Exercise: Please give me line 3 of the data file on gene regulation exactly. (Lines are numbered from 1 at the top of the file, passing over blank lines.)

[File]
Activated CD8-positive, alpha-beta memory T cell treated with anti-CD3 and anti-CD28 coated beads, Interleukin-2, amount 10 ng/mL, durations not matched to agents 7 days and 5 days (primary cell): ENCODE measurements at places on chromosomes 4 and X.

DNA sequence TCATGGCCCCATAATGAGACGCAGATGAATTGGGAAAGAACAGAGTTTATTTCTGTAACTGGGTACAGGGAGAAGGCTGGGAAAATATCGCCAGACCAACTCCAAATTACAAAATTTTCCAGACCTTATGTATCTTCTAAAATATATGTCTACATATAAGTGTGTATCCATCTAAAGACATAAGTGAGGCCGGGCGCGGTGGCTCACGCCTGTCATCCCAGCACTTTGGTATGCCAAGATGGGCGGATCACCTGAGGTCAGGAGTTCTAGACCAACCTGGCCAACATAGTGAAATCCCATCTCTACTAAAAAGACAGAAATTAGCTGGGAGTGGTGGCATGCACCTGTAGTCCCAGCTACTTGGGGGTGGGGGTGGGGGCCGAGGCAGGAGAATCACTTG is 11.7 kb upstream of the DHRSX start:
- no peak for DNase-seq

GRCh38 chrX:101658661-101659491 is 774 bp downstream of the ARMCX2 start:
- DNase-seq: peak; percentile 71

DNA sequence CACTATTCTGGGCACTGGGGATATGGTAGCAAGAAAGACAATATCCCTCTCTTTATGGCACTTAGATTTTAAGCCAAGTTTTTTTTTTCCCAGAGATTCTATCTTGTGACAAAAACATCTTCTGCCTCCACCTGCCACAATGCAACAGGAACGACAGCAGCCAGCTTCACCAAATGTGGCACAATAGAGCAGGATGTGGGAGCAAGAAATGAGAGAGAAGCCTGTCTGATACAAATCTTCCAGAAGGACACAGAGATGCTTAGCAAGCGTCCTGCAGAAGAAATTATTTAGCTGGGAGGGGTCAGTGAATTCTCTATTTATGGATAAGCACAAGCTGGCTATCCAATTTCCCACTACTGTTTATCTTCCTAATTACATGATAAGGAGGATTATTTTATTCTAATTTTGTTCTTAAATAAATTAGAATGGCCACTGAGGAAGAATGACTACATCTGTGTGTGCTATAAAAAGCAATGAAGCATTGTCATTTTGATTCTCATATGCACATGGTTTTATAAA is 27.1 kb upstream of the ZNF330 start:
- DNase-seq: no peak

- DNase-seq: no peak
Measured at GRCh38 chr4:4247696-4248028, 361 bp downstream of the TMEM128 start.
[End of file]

- no peak for DNase-seq